Negative effects of heterospecific pollen receipt vary with abiotic conditions: ecological and evolutionary implications.

Annals of botany

PubMedID: 26199385

Celaya IN, Arceo-Gómez G, Alonso C, Parra-Tabla V. Negative effects of heterospecific pollen receipt vary with abiotic conditions: ecological and evolutionary implications. Ann Bot. 2015;.
BACKGROUND AND AIMS
Studies that have evaluated the effects of heterospecific pollen (HP) receipt on plant reproductive success have generally overlooked the variability of the natural abiotic environment in which plants grow. Variability in abiotic conditions, such as light and water availability, has the potential to affect pollen-stigma interactions (i.e. conspecific pollen germination and performance), which will probably influence the effects of HP receipt. Thus, a more complete understanding of the extent, strength and consequences of plant-plant interactions via HP transfer requires better consideration of the range of abiotic conditions in which these interactions occur. This study addresses this issue by evaluating the effects of two HP donors (Tamonea curassavica and Angelonia angustifolia) on the reproductive success of Cuphea gaumeri, an endemic species of the Yucatan Peninsula.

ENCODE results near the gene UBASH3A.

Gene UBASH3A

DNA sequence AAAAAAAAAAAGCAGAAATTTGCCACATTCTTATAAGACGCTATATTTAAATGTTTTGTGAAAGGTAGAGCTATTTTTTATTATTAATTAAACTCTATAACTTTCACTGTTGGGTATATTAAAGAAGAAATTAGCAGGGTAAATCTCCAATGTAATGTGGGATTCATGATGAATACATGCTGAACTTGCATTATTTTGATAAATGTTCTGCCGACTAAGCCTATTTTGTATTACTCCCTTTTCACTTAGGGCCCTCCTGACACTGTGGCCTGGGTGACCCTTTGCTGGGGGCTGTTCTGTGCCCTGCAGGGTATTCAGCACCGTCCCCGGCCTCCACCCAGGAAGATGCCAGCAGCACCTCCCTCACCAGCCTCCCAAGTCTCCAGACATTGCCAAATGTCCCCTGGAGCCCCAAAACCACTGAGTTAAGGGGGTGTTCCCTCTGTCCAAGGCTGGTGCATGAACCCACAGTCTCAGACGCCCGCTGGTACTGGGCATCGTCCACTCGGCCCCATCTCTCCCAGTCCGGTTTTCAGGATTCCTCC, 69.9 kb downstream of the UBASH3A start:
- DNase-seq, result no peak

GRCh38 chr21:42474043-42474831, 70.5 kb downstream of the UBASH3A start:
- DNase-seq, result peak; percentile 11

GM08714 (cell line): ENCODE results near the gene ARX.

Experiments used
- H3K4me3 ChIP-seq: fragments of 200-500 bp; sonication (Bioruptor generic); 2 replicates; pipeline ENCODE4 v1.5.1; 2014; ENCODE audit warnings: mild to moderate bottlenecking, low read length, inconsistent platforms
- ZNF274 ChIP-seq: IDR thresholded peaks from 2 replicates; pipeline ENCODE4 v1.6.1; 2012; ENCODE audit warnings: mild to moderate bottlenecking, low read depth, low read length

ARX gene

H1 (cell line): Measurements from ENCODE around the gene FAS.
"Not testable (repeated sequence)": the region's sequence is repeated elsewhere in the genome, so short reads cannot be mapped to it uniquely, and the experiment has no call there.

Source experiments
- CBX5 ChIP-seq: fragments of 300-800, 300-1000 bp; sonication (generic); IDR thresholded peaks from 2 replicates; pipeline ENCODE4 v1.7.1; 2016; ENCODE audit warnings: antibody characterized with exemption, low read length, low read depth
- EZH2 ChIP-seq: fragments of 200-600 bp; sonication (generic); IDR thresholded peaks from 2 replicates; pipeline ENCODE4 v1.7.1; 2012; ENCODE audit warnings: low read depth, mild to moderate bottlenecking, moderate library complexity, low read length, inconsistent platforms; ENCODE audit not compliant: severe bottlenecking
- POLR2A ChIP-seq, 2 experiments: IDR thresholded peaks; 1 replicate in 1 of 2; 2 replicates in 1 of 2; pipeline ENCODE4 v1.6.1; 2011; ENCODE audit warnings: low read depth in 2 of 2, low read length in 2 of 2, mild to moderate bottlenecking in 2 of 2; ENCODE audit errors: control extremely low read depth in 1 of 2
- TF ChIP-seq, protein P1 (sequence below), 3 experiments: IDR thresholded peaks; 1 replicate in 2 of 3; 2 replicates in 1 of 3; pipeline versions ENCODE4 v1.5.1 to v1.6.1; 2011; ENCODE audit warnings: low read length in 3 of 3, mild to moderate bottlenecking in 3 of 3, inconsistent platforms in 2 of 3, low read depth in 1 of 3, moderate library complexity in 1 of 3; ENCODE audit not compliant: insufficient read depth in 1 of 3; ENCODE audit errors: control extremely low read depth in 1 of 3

METHODS
Mixed (conspecific pollen and HP) and pure (conspecific pollen only) hand-pollinations were conducted under varying conditions of water and light availability in a full factorial design. Reproductive success was measured as the number of pollen tubes that reached the bottom of the style.

KEY RESULTS
Only one of the two HP donors had a significant effect on C. gaumeri reproductive success, but this effect was dependent on water and light availability. Specifically, HP receipt caused a decrease in pollen tube growth, but only when the availability of water, light or both was low, and not when the availability of both resources was high.

CONCLUSIONS
The results show that the outcome of interspecific post-pollination interactions via HP transfer can be context-dependent and vary with abiotic conditions, thus suggesting that abiotic effects in natural populations may be under-estimated. Such context-dependency could lead to spatial and temporal mosaics in the ecological and evolutionary consequences of post-pollination interactions.